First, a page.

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Making a Down Payment: How Much Do I Need?

A lot goes into buying a home, but one of the biggest hurdles for many is saving enough for a down payment.

5/10/2021 9:46:05 AM
The size of a down payment on a home is the most important factor in determining your monthly payment.
 
What is a Down Payment?
A down payment is a percentage of the home’s purchase price that you pay upfront. In other words, the down payment is the part of what you pay to buy a house that is not included in your loan amount; instead, you owe it at the time of the purchase.
 
The amount that you’ll need to pay is determined by the type of loan you take out and the lender you borrow from. The down payment for a home is usually at least 3% of the total purchase price. If you pay less than 20%, you’ll likely be required to buy private mortgage insurance (PMI)*. PMI protects the mortgage lender in case you become unable to make your payments.
 
Need help with terms associated with the mortgage process? Watch our video on understanding mortgage lingo.
 
How much do you need to save?
Most lenders require certain levels of down payments (often 3% to 20%) to consider you for a mortgage. Getting your hands on 20% or even 10% of your total mortgage can be challenging. Start by reevaluating your budget. Make a specific goal to save for your down payment. Adjust your budget to trim excess spending and dedicate those funds toward your goal instead.
 
If saving up to at least 10% doesn’t feel possible, there are programs available that can allow you to pay a smaller percentage (3-5%). For first time home buyers, our North Shore Bank Mortgage lenders can help you navigate grants and special programs that you may qualify for, like WHEDA, Home One and Home Possible.
 
The larger the down payment, the more comfortable a lender will probably be giving you the mortgage. But it may be nice to have some extra money available after you move into your new home. New carpeting, new furniture and landscaping all take money.
 
If you already own a home and are looking to purchase a new property, you may consider a cross-collateral loan to be able to buy without a sales contingency on your current home.
 IconTo see a chart estimating monthly payment levels for different down payment amounts at different interest rates, click here.

Here are some tips and ideas to consider when saving for a down payment:
  1. Invest your money. Investments and high-interest savings accounts can make it easier to get the money but, of course, these options come with different levels of risk and possible reward. If you choose to invest, timing is a major consideration. The sooner you plan to buy, the fewer risks you’ll likely want to take.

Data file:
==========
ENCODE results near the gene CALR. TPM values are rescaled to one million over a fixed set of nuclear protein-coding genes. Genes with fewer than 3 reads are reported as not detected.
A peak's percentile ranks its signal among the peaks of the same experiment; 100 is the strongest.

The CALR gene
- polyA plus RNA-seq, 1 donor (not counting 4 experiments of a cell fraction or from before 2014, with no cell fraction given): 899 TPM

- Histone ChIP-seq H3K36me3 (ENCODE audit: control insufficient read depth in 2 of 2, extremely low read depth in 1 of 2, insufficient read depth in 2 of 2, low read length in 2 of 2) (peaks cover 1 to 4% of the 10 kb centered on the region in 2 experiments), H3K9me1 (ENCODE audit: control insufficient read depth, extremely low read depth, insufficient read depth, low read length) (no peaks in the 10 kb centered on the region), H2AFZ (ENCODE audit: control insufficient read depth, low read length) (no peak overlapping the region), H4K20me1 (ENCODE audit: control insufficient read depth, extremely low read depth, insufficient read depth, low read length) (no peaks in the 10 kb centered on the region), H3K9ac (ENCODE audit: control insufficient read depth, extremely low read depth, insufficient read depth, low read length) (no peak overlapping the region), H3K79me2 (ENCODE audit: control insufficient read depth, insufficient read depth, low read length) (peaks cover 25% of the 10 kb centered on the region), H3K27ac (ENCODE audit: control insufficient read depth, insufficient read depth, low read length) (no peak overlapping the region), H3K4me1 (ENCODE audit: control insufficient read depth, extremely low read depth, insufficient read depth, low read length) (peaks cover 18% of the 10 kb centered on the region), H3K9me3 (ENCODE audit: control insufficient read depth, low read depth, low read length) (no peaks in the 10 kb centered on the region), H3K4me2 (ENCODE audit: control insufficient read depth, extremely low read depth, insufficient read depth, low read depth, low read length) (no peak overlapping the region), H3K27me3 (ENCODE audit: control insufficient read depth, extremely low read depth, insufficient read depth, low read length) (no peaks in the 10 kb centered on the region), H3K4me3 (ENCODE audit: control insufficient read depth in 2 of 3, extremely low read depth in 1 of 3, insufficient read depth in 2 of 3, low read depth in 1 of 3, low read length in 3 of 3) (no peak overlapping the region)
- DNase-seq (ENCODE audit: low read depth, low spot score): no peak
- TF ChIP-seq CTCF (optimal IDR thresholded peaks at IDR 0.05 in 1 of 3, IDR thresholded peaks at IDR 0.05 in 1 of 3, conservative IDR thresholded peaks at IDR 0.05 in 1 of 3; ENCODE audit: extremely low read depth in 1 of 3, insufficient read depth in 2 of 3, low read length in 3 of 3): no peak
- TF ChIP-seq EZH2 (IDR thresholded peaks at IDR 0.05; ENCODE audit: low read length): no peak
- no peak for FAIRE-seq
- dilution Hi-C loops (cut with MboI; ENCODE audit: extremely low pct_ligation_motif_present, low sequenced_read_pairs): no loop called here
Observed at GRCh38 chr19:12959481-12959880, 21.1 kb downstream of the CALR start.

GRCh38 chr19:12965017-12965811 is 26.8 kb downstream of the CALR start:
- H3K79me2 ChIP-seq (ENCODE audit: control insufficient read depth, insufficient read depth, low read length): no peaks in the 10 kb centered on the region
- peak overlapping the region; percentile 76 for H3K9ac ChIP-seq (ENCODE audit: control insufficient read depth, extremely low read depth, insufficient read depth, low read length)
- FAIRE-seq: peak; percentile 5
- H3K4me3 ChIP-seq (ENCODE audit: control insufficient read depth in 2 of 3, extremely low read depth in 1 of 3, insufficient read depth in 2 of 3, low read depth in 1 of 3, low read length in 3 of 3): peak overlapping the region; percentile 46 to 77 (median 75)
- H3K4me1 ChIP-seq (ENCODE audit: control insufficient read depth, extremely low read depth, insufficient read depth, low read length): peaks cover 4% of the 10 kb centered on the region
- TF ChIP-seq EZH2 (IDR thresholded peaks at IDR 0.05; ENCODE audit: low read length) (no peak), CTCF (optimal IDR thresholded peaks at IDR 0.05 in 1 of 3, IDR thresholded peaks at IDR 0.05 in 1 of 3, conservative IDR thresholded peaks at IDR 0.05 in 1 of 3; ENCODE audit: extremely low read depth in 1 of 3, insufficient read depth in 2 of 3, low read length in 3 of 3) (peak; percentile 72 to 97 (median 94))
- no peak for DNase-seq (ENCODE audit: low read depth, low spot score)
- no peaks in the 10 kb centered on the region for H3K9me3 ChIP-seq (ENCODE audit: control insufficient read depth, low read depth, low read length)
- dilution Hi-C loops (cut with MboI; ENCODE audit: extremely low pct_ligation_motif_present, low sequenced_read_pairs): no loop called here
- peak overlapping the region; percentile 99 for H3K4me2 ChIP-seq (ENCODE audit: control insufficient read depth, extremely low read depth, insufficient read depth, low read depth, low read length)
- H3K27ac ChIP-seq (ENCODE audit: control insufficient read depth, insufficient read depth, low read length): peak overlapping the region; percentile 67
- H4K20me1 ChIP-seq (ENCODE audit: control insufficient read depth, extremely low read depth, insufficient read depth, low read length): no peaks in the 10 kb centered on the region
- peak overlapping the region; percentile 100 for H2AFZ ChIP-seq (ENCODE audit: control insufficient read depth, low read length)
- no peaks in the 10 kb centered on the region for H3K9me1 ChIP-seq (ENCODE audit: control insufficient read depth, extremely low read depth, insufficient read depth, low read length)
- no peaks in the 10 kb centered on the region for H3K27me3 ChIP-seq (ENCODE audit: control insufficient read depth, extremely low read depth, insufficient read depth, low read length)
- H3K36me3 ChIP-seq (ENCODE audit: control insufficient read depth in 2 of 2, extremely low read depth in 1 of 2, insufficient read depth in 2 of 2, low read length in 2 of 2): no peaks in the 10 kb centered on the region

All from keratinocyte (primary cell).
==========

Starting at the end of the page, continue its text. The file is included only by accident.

2. Cut back on expenses. This may mean cheaper entertainment or less dining out, or skipping a year’s vacation.
  3. Move. Consider living in a cheaper apartment while you accumulate your first down payment, or check out an area with a lower cost of living.
  4. Put your savings on autopilot. If you have an account with North Shore Bank, you can have a certain amount transferred from your checking account to a dedicated savings account each month.
  5. Borrow the down payment from your retirement plan. Many company sponsored 401(k) or profit sharing plans have provisions to allow this – however, do so very wisely and make sure to check the details of your plan.
  6. Reduce other high interest rate debt. Before saving, make sure you don’t have outstanding high interest rate debt like credit cards.
  7. Sell some of your other investments. Selling boats, collectibles, etc. can add up but be certain to track the sales with a bill of sale and a copy of the title or other verification of ownership.
  8. Borrow from family. If loved ones are willing to help you with a down payment, they can give you a tax-free gift of up to $15,000 in 2021. If you're married, they can give your spouse an equal amount. Be careful though, if they want to give more than that, they’ll need to file IRS Form 709 to report the gift.
 
Ultimately, buying a home is a big financial and emotional step.
Make sure to do your financial homework first and use some discipline to save your down payment. But you aren’t alone – our North Shore Bank Mortgage professionals can help answer your questions!
 
Interested in a North Shore Bank Mortgage and Home Lending Product?  
Browse more of our financial literacy resources by clicking here.
 
Do not rely upon the information provided in this content when making decisions regarding financial or legal matters without first consulting with a qualified, licensed professional. Furthermore, while we have made good faith efforts to ensure that the information presented was correct as of the date the content was prepared, we are unable to guarantee that it remains accurate today. North Shore Bank expressly disclaims any liability arising from the use or misuse of these materials and, by visiting this site, you agree to release North Shore Bank from any such liability.
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